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Art and architecture to shock and awe

Submitted by caspence on Wed, 07/25/2012 - 11:34am

Winner of My First Professional Exhibition speaks about his work.

Michael Abel, winner of My First Professional Exhibition, will showcase his work at ArtPoint Gallery in December.By Caitlyn Spencer

Michael Abel, the winner of the first My First Professional Exhibition competition, didn’t come to the University of Calgary with a fat portfolio.

“My background in art was pretty minimal,” he says. “I took one art class before university. I made a portfolio because I wanted to go into architecture, and it seemed like a good place to start.”

Abel’s progress is clear from his win of the competition. My First Professional Exhibition sees students in the art department’s Studio Concentration compete to receive reimbursement for some of their course work and materials, and secures a solo exhibition at a gallery in Calgary. Abel’s show, Monumental Contradiction, will open in December at ArtPoint Gallery.

“It was a really strong pool of applicants, all outstanding students,” says Linda Carreiro, associate professor in art and the organizer of the jury. “But Michael was the unanimous choice by the jurors. His work is powerful and intelligent. His minor in architecture contributed to the solidity of his concepts.”

For Abel, pairing of art and architecture is a natural choice. “I look at architecture as an art form itself,” he says. “You take an idea and turn it into a machine someone utilizes.” This fall, he will begin his Masters of Architecture at the University of Toronto.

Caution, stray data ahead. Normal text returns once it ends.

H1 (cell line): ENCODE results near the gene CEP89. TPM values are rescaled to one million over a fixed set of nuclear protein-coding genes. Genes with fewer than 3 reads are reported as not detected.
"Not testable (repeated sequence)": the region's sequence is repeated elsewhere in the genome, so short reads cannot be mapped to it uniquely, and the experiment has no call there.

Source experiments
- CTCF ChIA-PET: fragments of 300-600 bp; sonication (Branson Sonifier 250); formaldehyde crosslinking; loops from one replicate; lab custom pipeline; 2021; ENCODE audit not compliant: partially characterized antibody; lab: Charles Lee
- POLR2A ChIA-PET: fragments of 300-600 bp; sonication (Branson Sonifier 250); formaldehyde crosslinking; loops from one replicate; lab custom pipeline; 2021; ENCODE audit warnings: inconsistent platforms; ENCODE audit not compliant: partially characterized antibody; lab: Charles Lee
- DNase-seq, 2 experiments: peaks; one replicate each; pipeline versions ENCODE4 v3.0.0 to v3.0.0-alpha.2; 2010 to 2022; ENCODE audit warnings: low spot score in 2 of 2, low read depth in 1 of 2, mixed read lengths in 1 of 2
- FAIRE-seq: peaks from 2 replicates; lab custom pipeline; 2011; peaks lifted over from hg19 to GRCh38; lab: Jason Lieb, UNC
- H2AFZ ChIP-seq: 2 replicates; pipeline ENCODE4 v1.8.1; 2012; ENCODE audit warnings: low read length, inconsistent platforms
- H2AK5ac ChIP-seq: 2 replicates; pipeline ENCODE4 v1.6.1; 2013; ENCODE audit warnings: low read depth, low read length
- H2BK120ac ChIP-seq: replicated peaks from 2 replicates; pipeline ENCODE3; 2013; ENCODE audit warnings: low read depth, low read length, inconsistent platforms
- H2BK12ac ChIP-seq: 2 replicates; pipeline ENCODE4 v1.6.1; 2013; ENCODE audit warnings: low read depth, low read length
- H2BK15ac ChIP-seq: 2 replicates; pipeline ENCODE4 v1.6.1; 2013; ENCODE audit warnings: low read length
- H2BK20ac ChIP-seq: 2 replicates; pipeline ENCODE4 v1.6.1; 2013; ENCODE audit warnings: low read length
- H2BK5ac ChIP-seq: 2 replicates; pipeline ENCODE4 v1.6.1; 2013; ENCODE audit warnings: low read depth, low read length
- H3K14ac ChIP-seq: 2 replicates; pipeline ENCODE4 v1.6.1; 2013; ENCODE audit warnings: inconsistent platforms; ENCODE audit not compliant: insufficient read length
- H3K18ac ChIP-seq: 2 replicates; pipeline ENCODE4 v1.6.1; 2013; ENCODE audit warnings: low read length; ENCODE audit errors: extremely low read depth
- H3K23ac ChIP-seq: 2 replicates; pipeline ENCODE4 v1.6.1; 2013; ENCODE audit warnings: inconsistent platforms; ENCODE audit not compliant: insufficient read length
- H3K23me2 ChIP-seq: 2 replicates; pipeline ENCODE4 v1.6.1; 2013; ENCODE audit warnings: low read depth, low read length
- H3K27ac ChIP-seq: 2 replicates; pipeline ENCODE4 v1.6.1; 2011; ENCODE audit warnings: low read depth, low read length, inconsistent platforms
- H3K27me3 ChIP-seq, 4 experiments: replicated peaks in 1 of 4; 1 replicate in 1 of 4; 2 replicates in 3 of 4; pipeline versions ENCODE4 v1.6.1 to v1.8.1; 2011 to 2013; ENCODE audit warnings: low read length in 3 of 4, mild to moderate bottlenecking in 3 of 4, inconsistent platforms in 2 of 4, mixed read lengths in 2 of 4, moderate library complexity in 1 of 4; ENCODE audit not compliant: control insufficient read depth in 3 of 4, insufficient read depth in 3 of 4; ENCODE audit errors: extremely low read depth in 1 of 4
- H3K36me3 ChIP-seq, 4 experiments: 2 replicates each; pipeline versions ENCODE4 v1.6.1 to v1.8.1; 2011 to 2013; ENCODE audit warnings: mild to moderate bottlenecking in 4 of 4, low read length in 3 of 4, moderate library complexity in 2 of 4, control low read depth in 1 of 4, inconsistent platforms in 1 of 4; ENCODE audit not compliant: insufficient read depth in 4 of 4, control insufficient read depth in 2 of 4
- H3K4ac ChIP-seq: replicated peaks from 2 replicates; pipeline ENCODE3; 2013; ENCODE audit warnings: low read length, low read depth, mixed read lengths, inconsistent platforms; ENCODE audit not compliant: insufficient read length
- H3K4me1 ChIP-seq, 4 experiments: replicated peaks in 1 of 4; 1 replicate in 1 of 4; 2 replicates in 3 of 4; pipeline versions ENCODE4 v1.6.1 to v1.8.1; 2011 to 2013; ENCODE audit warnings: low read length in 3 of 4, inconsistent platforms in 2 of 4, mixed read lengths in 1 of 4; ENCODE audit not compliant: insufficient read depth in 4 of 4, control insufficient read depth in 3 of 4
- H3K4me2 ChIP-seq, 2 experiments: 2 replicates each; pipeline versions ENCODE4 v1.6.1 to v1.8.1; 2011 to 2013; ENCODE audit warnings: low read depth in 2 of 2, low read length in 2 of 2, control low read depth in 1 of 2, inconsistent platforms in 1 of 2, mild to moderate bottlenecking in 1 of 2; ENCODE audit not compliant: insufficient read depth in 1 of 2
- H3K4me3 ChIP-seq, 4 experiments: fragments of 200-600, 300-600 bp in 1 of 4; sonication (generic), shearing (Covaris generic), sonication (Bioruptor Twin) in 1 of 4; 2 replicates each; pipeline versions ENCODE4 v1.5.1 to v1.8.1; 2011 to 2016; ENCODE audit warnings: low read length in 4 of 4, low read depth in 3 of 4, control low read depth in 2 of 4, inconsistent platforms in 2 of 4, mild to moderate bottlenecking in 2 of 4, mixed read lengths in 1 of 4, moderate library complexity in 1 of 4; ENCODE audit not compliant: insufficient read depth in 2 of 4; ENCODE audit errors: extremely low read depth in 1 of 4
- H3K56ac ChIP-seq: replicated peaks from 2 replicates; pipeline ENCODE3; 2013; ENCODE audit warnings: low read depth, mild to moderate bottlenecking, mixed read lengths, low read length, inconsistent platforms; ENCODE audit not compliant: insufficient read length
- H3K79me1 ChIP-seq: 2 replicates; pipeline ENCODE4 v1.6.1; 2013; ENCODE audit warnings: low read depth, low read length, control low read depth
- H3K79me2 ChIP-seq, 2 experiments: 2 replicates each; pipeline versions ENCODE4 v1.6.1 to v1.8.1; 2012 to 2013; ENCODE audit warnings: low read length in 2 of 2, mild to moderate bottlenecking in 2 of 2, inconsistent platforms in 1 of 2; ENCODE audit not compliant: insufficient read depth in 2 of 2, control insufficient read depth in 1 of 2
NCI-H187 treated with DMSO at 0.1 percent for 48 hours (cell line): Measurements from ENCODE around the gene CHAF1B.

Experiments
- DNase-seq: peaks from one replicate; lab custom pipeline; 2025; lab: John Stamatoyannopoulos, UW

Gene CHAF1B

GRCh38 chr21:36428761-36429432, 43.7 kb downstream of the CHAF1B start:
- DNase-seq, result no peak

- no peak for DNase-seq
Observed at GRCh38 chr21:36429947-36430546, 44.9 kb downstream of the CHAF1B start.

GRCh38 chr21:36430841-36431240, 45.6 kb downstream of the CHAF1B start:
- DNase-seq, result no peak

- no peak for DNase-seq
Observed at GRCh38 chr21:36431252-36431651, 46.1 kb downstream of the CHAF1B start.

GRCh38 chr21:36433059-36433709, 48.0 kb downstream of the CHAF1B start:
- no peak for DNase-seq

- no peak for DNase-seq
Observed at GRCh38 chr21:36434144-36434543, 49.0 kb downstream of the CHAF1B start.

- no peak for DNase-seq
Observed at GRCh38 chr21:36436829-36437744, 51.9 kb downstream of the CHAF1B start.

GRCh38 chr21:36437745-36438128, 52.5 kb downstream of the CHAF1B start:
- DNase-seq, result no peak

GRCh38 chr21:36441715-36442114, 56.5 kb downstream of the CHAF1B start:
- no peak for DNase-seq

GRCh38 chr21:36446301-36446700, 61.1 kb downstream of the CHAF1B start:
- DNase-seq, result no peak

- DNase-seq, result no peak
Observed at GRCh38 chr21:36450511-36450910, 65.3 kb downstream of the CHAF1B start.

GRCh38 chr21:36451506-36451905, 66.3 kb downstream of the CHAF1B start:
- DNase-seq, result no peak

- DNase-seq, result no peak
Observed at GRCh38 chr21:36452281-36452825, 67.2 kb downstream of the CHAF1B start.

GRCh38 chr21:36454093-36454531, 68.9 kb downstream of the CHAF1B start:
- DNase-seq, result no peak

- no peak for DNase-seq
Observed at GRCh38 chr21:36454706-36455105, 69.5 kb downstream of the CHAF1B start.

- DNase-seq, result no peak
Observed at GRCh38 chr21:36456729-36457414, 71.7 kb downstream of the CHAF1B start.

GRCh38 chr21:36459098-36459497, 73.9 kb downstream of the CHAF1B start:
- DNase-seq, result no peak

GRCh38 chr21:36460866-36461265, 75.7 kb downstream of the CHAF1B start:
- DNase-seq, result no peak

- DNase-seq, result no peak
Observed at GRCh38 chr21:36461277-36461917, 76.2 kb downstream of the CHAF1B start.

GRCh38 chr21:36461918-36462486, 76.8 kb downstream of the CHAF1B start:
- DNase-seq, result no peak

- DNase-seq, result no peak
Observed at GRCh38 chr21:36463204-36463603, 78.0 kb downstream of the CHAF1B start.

The paintings in Monumental Contradiction reflect this focus. Abel is producing large-scale paintings of iconic architecture in eight North American cities, painted in the theme of each city’s National Basketball Association team.

“The paintings are intended to be so graphic and filled with relatable forms that the viewers will be distracted from the underlying meanings,” Abel says. “It’s the same as when someone goes and looks at a piece of really iconic architecture. There’s shock and awe, but in reality a lot of these pieces have hidden meanings and historical meaning that most people don’t catch.”

Previously, Abel was surprised when viewers failed to catch the hidden symbolism in his paintings, but this time, he’s embracing it. “I want to fill the viewers with the same kind of shock and awe they’d feel seeing these monuments,” he says. “I want to distract them from the academic, conceptual dialogue with colour, paint viscosity, hard lines, and relatable subjects. I no longer expect or even want the viewer to ‘understand’ the work of art.”

Monumental Contradiction opens in December at ArtPoint Gallery, 1139 Adelaide Street SE. For more information on this and other exhibitions from the Department of Art, visit

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